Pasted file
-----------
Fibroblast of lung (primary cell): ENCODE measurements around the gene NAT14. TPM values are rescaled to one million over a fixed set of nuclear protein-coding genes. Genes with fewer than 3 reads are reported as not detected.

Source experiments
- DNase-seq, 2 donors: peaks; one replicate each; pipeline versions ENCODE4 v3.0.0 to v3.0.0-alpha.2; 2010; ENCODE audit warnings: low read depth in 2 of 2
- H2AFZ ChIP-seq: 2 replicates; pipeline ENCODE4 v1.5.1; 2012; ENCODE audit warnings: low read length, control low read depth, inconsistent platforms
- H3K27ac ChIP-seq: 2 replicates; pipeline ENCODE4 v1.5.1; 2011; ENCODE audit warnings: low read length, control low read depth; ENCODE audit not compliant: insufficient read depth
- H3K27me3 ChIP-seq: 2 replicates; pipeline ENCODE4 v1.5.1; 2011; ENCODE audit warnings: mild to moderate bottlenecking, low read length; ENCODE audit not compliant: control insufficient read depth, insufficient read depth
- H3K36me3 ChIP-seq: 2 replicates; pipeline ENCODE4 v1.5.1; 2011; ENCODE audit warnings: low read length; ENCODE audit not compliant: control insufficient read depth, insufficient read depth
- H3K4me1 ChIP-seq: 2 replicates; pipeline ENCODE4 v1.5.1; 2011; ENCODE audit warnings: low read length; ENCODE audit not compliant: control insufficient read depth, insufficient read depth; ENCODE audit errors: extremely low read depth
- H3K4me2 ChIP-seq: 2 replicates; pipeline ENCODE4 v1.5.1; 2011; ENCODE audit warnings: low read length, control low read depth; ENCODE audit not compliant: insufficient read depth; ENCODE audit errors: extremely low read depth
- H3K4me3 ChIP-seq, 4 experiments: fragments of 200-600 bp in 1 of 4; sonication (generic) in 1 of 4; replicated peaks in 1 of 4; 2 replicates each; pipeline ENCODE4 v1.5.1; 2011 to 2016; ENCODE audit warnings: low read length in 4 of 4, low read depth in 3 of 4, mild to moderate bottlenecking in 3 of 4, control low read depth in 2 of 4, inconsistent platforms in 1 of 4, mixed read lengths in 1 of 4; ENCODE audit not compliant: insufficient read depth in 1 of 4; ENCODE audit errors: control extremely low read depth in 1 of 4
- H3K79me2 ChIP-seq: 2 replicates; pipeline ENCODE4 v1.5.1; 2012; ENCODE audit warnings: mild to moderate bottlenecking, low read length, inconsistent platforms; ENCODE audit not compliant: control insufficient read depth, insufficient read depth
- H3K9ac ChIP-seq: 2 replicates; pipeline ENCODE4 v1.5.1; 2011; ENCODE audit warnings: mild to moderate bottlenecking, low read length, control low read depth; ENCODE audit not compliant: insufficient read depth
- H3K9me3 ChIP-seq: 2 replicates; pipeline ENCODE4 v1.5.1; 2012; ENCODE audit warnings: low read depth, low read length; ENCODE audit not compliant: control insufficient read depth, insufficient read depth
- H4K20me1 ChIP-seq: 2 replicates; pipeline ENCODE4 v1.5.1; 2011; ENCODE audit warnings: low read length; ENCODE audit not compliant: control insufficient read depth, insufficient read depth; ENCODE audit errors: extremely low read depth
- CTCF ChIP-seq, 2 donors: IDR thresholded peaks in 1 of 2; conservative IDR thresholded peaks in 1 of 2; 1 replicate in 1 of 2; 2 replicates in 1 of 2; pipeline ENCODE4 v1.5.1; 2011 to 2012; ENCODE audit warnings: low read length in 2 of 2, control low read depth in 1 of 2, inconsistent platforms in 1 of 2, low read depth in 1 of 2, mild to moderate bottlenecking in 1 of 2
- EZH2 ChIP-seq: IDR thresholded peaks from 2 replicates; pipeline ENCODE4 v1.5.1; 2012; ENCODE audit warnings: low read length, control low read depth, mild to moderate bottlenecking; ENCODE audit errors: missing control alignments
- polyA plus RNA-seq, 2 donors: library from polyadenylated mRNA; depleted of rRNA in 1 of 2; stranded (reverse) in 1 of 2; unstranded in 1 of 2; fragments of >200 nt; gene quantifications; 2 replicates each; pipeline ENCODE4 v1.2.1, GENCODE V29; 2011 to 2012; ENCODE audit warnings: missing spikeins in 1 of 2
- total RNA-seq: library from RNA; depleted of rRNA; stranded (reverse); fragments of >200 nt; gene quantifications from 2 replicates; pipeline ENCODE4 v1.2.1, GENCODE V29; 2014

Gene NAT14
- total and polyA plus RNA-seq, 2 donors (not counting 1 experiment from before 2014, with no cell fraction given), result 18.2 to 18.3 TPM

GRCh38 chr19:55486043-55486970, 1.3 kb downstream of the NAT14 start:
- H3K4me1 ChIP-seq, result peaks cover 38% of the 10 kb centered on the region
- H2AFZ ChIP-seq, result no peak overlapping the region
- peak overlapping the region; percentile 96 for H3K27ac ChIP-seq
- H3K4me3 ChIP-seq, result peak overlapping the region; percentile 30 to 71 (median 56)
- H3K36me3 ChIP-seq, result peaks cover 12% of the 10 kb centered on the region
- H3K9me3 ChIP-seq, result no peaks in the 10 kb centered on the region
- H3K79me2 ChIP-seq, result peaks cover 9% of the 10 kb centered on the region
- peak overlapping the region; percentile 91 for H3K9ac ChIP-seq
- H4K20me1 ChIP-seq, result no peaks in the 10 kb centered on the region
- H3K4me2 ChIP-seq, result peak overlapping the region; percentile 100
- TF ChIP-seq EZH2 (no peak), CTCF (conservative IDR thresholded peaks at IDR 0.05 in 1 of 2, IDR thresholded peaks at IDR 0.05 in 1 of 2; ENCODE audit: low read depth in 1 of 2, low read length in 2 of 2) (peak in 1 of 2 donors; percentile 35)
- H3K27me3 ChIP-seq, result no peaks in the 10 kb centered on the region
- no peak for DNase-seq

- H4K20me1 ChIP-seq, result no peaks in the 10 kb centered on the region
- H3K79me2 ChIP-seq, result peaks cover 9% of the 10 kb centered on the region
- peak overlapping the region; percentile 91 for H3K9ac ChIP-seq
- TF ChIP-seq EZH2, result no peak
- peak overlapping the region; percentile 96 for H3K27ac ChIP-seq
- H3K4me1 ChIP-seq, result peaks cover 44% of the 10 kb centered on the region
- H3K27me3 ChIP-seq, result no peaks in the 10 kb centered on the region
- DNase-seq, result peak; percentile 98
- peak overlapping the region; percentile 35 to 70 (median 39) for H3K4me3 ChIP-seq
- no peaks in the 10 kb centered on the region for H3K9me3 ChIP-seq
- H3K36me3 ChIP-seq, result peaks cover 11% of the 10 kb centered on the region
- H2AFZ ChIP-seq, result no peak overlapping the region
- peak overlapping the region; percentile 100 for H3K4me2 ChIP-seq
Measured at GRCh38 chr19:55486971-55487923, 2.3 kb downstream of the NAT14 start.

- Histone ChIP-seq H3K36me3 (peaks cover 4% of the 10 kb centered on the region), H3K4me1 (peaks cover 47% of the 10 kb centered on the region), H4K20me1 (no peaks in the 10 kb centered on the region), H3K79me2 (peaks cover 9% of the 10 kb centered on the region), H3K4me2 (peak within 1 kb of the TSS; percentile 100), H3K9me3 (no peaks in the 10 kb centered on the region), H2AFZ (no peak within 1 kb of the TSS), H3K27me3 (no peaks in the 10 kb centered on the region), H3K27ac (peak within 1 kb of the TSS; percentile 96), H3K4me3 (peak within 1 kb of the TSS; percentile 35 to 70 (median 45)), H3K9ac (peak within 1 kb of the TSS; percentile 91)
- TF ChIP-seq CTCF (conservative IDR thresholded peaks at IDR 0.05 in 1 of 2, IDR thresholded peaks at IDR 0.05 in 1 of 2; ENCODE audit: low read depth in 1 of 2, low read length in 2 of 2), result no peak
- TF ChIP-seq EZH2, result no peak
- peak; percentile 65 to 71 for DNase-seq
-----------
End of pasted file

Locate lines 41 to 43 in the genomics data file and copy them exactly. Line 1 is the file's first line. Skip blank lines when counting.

- H3K27me3 ChIP-seq, result no peaks in the 10 kb centered on the region
- DNase-seq, result peak; percentile 98
- peak overlapping the region; percentile 35 to 70 (median 39) for H3K4me3 ChIP-seq